Table of Contents
ISRN Education
Volume 2013, Article ID 839657, 6 pages
Research Article

Self-Efficacy Appraisals and Test-Taking Behavior of Students from Culturally Diverse Populations

School of Education, Tel Aviv University, Ramat Aviv, 69978 Tel Aviv, Israel

Received 23 February 2013; Accepted 25 March 2013

Academic Editors: N. Dumais and B. Marlow

Copyright © 2013 Menucha Birenbaum and Fadia Nasser-Abu Alhija. This is an open access article distributed under the Creative Commons Attribution License, which permits unrestricted use, distribution, and reproduction in any medium, provided the original work is properly cited.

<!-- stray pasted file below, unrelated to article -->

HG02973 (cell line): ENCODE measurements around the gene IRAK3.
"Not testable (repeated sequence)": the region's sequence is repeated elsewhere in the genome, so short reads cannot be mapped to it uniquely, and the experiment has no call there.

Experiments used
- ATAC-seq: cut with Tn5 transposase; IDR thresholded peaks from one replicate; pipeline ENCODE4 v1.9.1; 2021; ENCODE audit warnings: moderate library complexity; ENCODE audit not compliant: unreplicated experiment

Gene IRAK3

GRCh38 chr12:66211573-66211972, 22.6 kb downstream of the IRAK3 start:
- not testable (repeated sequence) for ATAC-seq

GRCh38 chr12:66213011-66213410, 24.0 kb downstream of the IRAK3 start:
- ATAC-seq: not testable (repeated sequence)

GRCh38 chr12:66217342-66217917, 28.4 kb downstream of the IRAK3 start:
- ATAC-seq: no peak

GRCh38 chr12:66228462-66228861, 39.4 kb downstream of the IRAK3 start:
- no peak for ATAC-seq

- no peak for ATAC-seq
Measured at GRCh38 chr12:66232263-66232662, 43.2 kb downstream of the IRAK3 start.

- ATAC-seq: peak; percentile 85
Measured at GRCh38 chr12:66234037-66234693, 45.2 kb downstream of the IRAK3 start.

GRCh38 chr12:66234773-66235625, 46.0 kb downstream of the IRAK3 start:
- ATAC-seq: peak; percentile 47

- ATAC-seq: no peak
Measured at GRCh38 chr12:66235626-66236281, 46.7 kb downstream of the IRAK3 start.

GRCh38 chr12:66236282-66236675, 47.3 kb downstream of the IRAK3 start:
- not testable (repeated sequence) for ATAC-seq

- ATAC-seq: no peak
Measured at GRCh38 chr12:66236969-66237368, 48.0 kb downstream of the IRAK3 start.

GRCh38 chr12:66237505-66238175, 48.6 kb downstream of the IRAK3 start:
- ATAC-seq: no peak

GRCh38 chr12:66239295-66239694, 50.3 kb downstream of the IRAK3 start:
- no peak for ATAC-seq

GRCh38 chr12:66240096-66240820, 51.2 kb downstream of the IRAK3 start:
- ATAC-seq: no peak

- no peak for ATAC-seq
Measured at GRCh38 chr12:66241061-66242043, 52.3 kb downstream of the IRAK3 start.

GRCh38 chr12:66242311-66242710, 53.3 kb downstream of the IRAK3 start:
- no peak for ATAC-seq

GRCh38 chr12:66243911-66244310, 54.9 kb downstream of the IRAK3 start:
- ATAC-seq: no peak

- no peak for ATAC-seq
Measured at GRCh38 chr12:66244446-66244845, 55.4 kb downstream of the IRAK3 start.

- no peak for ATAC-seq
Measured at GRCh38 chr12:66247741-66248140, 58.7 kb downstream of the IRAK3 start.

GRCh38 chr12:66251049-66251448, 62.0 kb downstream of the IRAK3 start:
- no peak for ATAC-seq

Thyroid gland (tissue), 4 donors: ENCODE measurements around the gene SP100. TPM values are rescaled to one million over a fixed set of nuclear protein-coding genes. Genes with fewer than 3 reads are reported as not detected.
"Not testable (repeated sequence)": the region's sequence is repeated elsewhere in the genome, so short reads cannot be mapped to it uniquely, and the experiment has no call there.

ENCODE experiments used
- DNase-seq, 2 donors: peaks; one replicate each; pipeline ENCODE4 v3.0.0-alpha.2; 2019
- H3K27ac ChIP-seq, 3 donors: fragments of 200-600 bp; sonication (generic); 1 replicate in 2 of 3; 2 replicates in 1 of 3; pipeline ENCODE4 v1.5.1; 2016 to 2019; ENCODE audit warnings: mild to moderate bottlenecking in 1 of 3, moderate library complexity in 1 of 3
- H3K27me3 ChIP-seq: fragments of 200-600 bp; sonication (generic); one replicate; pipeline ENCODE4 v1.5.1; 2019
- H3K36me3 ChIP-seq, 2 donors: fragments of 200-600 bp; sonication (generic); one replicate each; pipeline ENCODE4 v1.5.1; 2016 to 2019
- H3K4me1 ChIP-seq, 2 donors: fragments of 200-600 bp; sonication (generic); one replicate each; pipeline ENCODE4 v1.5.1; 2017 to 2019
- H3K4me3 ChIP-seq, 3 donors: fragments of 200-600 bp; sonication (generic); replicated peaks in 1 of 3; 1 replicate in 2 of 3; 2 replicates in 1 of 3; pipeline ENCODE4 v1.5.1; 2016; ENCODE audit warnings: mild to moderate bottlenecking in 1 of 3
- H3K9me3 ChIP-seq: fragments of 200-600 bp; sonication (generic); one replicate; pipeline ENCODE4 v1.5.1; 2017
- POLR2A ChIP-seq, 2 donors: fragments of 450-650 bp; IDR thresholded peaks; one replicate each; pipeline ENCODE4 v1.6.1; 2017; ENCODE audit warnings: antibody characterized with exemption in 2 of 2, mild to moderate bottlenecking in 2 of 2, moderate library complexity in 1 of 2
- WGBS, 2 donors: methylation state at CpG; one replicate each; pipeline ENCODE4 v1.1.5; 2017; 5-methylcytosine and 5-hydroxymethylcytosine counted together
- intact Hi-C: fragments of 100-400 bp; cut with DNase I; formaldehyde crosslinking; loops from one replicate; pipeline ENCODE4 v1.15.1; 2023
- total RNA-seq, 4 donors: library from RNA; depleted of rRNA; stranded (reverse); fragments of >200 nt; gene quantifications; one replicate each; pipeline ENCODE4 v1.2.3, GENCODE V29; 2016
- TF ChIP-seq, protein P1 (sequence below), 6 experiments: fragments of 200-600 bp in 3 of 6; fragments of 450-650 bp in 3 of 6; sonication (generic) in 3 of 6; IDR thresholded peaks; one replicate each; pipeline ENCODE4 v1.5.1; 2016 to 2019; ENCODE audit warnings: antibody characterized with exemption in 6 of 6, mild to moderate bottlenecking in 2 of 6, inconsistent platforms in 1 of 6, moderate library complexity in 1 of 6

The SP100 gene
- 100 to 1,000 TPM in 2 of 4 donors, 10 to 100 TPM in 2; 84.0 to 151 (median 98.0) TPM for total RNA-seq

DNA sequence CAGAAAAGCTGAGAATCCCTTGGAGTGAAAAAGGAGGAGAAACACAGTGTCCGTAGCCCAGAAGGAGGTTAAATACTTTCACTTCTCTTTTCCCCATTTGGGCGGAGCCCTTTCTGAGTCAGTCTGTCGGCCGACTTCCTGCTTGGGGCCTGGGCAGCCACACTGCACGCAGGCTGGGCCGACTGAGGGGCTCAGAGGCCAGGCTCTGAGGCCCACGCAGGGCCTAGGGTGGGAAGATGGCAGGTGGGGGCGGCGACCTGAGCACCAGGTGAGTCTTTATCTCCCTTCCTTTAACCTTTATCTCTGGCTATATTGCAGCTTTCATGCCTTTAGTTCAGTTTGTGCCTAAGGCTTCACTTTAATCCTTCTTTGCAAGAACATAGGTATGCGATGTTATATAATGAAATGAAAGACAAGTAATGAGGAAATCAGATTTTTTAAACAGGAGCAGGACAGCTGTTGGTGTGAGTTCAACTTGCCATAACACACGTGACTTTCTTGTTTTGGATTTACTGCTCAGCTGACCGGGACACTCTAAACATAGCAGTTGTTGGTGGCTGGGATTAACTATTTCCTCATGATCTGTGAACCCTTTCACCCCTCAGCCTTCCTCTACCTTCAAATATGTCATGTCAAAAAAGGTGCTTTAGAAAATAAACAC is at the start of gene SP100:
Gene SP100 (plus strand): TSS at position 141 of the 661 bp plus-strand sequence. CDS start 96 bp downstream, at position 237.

This study examined the relationships between self-efficacy calibration and test-taking behavior as measured by the percentage of skipped items, unreached items, and incorrect responses on a mathematics test. Jewish and Arab 8th graders in four achievement levels, as defined by quartiles of the test score distribution, were compared with respect to their mathematics self-efficacy and their test-taking behavior. The results indicated that in every achievement level Arab students as compared to their Jewish counterparts tended to report higher levels of self-efficacy and to attempt more items on the test, which resulted in a higher rate of incorrect responses. The results support previous research findings pointing to the detrimental effect that overestimation of SE has on performance. The results were discussed with reference to the metacognitive processes involved in estimation of self-efficacy and in test performance. The identified gaps between the two ethnic groups were discussed in light of the learning culture that characterizes each of them. The contribution of the Israeli context, whereby students from two culturally diverse groups study according to the same mathematics curriculum but in separate schools, to understanding factors underlying culture-related group differences in mathematics test performance was underscored.